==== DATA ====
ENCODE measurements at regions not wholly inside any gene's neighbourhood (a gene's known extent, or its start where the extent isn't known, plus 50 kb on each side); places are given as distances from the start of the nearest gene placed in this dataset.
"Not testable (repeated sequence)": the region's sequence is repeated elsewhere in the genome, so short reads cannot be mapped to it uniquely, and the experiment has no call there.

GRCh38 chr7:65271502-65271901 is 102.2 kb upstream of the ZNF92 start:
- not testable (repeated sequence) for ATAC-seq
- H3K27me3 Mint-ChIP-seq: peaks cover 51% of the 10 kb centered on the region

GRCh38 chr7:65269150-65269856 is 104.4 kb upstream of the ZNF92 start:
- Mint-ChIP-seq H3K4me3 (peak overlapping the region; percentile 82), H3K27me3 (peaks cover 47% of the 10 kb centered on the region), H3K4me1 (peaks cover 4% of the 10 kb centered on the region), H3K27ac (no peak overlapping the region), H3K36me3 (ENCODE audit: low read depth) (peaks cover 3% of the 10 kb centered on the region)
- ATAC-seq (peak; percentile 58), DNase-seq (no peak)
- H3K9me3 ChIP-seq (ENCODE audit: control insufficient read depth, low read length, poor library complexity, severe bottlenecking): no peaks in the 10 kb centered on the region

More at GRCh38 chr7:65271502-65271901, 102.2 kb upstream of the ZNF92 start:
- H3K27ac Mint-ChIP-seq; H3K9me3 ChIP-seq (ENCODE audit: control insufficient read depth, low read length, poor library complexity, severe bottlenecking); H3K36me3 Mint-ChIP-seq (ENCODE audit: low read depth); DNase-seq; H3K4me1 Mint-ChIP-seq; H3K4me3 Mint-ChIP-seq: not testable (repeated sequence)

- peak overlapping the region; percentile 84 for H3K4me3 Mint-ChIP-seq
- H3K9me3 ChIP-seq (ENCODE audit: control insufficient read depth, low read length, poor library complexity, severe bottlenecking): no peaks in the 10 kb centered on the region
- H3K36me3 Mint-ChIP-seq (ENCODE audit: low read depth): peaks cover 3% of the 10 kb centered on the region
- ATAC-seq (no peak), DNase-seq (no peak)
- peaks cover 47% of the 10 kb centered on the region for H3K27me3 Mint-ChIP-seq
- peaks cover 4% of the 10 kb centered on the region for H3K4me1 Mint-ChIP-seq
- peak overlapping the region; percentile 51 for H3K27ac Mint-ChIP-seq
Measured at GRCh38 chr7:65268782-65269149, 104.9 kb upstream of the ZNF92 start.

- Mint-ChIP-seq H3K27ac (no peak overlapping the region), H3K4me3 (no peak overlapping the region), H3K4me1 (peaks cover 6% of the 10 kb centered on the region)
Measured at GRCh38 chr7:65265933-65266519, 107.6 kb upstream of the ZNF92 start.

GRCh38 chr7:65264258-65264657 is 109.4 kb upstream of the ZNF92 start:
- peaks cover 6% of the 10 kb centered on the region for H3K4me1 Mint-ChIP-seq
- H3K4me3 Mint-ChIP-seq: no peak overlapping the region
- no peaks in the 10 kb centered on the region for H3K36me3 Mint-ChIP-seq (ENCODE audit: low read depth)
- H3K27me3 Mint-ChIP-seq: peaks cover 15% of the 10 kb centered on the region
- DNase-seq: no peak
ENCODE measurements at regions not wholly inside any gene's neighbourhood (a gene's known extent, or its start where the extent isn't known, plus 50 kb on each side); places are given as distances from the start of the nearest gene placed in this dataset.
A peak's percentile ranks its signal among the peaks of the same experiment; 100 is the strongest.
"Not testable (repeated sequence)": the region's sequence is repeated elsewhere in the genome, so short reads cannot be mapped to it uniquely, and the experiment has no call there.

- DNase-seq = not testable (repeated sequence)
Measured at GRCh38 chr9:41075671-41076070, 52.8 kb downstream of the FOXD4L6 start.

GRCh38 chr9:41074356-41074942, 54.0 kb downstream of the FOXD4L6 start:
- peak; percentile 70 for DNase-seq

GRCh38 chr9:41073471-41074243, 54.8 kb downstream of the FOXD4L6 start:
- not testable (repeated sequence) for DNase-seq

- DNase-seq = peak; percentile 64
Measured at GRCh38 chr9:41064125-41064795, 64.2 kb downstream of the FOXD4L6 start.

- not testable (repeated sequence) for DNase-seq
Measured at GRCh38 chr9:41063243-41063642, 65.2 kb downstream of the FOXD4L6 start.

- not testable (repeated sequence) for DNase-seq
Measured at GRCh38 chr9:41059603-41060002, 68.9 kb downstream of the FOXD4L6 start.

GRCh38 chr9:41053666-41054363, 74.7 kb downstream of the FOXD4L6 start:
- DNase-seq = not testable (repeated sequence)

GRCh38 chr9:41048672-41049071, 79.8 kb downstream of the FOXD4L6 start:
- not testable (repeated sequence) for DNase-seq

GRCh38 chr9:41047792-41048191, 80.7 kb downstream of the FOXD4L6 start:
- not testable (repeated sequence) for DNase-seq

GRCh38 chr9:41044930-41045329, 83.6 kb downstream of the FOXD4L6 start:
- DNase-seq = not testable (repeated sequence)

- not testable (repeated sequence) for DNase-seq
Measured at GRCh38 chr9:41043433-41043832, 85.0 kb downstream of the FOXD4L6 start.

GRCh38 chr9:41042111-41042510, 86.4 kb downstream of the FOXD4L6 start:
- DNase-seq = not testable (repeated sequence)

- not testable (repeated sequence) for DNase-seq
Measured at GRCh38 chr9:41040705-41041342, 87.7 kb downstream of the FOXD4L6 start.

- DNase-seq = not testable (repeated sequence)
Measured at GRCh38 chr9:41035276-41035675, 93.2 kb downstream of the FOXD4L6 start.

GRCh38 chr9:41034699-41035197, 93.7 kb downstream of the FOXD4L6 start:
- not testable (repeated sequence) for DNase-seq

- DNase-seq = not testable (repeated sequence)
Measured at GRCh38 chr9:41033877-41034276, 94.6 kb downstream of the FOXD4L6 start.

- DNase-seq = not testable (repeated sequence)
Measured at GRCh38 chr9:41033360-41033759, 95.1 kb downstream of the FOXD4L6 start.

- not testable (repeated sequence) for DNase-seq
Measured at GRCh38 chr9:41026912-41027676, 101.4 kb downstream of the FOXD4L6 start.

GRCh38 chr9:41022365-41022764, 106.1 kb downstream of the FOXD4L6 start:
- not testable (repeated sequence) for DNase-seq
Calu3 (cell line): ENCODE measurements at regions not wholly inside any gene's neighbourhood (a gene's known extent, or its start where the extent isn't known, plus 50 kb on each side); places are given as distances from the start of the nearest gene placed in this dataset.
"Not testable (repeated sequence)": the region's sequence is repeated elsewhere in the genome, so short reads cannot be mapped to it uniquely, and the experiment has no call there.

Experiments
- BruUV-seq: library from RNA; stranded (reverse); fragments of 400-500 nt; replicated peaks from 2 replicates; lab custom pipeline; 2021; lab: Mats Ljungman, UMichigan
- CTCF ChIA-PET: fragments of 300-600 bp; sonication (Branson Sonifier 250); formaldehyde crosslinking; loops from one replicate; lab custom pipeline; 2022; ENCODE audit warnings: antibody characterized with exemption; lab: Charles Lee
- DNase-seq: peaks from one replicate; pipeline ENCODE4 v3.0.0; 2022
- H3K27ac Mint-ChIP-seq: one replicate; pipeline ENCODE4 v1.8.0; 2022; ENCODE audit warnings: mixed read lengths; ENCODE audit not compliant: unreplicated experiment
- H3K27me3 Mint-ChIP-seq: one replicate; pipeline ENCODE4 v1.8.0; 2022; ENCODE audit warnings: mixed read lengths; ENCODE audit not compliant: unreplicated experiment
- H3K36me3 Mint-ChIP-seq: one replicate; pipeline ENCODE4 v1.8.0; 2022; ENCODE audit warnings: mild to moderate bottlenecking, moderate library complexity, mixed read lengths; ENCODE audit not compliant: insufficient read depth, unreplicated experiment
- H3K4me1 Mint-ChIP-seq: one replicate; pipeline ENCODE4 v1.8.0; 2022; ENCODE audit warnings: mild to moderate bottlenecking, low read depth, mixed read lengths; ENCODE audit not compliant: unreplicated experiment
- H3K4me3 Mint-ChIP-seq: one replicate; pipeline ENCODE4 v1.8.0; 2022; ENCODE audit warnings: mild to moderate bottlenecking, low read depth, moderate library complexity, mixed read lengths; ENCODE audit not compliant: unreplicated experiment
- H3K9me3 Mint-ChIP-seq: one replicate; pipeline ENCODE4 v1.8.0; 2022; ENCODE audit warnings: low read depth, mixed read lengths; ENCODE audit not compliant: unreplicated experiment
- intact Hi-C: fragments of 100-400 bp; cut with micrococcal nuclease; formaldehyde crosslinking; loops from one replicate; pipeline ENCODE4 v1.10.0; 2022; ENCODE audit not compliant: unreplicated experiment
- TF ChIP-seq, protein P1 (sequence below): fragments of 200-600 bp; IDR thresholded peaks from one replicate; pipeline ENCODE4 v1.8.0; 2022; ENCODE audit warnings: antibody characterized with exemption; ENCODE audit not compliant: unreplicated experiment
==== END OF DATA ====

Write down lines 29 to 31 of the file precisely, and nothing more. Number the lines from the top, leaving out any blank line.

A peak's percentile ranks its signal among the peaks of the same experiment; 100 is the strongest.
"Not testable (repeated sequence)": the region's sequence is repeated elsewhere in the genome, so short reads cannot be mapped to it uniquely, and the experiment has no call there.

- DNase-seq = not testable (repeated sequence)